8 SEPTEMBER 1939, Page 3

Italy's Peace Endeavours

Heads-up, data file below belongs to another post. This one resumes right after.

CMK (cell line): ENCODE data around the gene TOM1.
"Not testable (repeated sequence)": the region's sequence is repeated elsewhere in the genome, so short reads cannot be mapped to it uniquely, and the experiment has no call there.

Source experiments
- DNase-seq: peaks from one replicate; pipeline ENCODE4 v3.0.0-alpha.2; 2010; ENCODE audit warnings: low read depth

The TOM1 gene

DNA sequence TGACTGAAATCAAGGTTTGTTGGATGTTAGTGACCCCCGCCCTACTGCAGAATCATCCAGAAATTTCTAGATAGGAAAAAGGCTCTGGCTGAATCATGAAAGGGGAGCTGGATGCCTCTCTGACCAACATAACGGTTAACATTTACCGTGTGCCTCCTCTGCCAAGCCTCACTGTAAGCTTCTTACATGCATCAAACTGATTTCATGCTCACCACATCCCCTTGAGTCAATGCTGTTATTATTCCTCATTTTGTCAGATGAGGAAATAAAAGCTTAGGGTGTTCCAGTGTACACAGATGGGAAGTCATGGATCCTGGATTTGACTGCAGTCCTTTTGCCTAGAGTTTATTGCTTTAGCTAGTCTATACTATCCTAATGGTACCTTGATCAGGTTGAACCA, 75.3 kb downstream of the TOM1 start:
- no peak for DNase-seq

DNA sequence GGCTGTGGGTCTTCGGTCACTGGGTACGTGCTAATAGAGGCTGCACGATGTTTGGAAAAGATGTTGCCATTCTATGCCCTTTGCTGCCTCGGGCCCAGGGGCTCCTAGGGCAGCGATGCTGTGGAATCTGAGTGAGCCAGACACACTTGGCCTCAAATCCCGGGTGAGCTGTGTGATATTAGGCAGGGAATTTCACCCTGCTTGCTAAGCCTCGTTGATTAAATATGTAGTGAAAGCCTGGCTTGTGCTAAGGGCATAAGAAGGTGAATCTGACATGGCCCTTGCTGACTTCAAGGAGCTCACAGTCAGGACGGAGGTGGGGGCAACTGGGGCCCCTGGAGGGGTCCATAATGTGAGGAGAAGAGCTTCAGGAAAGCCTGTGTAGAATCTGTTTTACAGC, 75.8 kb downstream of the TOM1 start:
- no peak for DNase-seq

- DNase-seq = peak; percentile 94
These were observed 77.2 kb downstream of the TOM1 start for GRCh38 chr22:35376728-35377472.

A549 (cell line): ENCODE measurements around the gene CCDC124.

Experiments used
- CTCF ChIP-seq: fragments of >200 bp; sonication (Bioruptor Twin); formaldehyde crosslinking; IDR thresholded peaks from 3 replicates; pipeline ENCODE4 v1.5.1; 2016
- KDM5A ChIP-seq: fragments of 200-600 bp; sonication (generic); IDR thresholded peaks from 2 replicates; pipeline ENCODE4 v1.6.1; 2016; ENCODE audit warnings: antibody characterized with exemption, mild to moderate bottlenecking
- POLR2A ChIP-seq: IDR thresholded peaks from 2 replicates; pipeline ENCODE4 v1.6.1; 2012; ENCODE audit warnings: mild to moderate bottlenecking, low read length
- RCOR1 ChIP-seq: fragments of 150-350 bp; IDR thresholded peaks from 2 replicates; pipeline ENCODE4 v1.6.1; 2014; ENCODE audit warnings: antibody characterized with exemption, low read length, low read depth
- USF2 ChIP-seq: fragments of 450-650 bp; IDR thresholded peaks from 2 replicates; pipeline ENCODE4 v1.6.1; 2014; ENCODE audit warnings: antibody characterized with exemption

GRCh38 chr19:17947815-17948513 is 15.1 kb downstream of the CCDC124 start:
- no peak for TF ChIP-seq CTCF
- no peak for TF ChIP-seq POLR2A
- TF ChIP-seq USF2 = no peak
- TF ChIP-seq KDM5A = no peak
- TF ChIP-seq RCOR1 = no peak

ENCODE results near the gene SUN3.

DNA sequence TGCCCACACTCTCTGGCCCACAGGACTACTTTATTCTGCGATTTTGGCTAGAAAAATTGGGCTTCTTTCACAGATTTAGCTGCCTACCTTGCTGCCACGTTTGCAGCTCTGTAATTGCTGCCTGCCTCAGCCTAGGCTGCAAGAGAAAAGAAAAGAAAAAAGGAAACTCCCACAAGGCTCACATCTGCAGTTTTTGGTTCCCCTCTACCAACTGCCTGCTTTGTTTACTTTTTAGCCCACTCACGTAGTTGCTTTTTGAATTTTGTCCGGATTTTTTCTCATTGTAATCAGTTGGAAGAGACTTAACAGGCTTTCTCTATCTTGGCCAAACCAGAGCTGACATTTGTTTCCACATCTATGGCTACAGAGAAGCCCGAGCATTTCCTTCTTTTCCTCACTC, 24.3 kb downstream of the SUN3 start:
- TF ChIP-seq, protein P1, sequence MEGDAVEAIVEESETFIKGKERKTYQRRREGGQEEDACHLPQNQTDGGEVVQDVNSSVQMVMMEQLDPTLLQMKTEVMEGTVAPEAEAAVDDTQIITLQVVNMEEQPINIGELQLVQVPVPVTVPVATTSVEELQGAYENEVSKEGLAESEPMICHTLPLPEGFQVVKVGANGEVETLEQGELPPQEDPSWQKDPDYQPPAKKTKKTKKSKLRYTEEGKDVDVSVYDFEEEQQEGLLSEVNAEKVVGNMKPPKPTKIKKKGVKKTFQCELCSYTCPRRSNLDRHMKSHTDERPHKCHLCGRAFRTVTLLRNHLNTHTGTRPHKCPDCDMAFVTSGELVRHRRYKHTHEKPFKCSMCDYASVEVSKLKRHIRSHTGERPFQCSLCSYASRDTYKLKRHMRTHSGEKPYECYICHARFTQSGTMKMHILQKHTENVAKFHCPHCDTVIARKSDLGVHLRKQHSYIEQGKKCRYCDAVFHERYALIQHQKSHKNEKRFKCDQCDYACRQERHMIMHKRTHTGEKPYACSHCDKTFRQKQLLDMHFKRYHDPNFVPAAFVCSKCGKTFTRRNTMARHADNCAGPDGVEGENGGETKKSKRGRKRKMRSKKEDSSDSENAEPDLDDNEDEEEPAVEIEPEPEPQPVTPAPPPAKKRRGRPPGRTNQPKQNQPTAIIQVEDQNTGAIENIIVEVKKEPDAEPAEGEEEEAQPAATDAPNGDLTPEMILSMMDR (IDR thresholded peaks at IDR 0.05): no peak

The eleventh-hour attempt of Signor Mussolini to avert the war -calls for some examination in view of the terms in which the official announcement issued from Rome is couched. Both the Prime Minister and the Foreign Secretary have paid tribute to the Duce's efforts, and it is therefore prcbably without intent that the Rome announcement seems to imply a certain unreasonableness on the part of France and Britain. It was on August 31st, Thursday, that Signor Mussolini proposed to the British and French Governments the calling of an international conference, including those two Powers, Germany, Poland, and Italy herself, to revise those clauses of the Treaty of Versailles which were the cause of the present trouble. Rem:: seems to make it a ground of complaint that London and Paris did not reply till SeptembtA1st, which was actually the next day, a delay which was surely not unreasonable in view of the manifold preoccupations of Ministers of both countries at that moment. The British and French Governments assented in principle, but Herr Hitler had some questions to ask, and after further interchanges London and Paris stipulated that as pre-condition of a conference German forces should be withdrawn from Polish soil. The Germans refused that, and the conference proposal lapsed. The Anglo-French stipulation was, of course, essential, and while the peace initiative on the Duce's part deserves full appreciation the invasion of Poland made its failure inevitable.